For better or for worse, the last few years have seen the music business move back into being a very singles driven medium. With the dominance of streaming services making physical musical media a shadow of what it used to be, more and more artists are seeing that the big money is in singles that … Continue reading 10 Essential Albums From the Singles Era
10 Essential Songs by Smokey Robinson
When ranking the greatest songwriters in rock and popular music of all time, most lists are capped off by either John Lennon, Paul McCartney, or Bob Dylan. Although the quality of their work speaks for itself, and I think they are all certainly worthy of high praise, my pick will likely always be the incredible … Continue reading 10 Essential Songs by Smokey Robinson
5 Amazing Singers Rolling Stone’s ‘100 Greatest Singers’ List Forgot
Although the list is about ten years old, Rolling Stone's 100 Greatest Singers list has recently been making the rounds back through social media. No matter where you go on the internet, people are once again arguing about the validity of the list. Lists like these are ultimately pointless; even the people who write these lists probably disagree with their own rankings a week after they make them. What isn't pointless, however, is how much fun it is to argue about who should have been ranked higher. For me, the biggest problem with the list is the glaring omissions. There are timeless, hugely influential singers that are nowhere to be found on Rolling Stone's ranking, and these are just five of the biggest that were missing.
The Isley Brothers, More Than 60 Years Later
It's about 1991 or so and I'm about three or four years old, sitting in the back seat of the car while my dad drives. As was usually the case, we're listening to Chicago's Oldies station, which at the time played mostly music from the 1950s and 60s. I liked everything I heard at that time, though there were a few songs that always got younger me excited, and one of them was by The Isley Brothers.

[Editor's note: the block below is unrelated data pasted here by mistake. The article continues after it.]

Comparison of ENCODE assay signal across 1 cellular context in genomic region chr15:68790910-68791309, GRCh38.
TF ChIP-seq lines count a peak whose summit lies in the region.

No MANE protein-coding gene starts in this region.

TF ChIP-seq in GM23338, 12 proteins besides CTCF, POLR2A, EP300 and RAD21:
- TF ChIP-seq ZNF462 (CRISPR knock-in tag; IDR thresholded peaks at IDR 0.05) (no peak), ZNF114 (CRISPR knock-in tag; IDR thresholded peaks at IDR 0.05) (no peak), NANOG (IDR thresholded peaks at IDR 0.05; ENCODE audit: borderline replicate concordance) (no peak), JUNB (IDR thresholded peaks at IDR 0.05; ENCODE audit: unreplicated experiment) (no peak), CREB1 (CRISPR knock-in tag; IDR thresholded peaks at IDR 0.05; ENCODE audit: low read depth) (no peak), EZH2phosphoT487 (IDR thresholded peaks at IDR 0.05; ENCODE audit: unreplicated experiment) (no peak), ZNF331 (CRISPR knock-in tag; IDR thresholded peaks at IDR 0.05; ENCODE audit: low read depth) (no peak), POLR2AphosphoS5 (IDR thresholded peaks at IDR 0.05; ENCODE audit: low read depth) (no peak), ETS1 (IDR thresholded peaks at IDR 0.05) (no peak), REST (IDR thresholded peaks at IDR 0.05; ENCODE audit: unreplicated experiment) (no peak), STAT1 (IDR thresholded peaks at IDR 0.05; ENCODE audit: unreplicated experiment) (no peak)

The Daughter of Warren “Pete” Moore Reflects on Her ‘Miracle’ Father
In the 1960s, there were few vocals groups bigger than The Miracles. Starting in 1955 as The Five Chimes, the group is most famous for the lineup that featured Smokey Robinson, Claudette Robinson, Bobby Rogers, Ronald White, and Warren "Pete" Moore. I had the pleasure of having a chat with Pete Moore's daughter Monique about her father, his legacy, and what The Miracles mean to her as the daughter of a legend.
Celebrating 50 Years of The Temptations’ Puzzle People
Cloud Nine may have been the first trip in the psychedelic soul era for The Temptations, but Puzzle People was the proof that it was here to stay. The incredible (and severely underrated) album was released 50 years ago this week, the same week that The Beatles released Abbey Road. It was a sign that … Continue reading Celebrating 50 Years of The Temptations’ Puzzle People
How The Temptations’ Reinvention Made Them Bigger Than Ever
The year is 1968, and The Temptations have a problem. They are one of the biggest groups in the world, but their lead singer is destroying himself, and taking The Temptations with him.
Almost 50 Years After Its Release, Marvin Gaye’s “What’s Going On” Has A New, Heartbreaking Music Video
In anticipation of an upcoming reissue of Marvin Gaye's sole live performance of the landmark album What's Going On, Motown has released a new, heartbreaking music video for its title track. Directed by Savanah Leaf, the video uses clips of Marvin performing live with a narrative that involves the horrors of gun violence, racial profiling, the Flint water crisis, and our broken for-profit healthcare system in a four minute package that brought tears to my eyes.
A Tale of Two Sam Cookes
Sam Cooke was essential to desegregating audiences in the United States, but there were still two sides to the man as a performer. The King of Soul had huge crossover success, with songs like “You Send Me” hitting the top of both the Pop and R&B charts, but the Sam Cooke that white audiences saw was different from the Sam Cooke that black audiences did.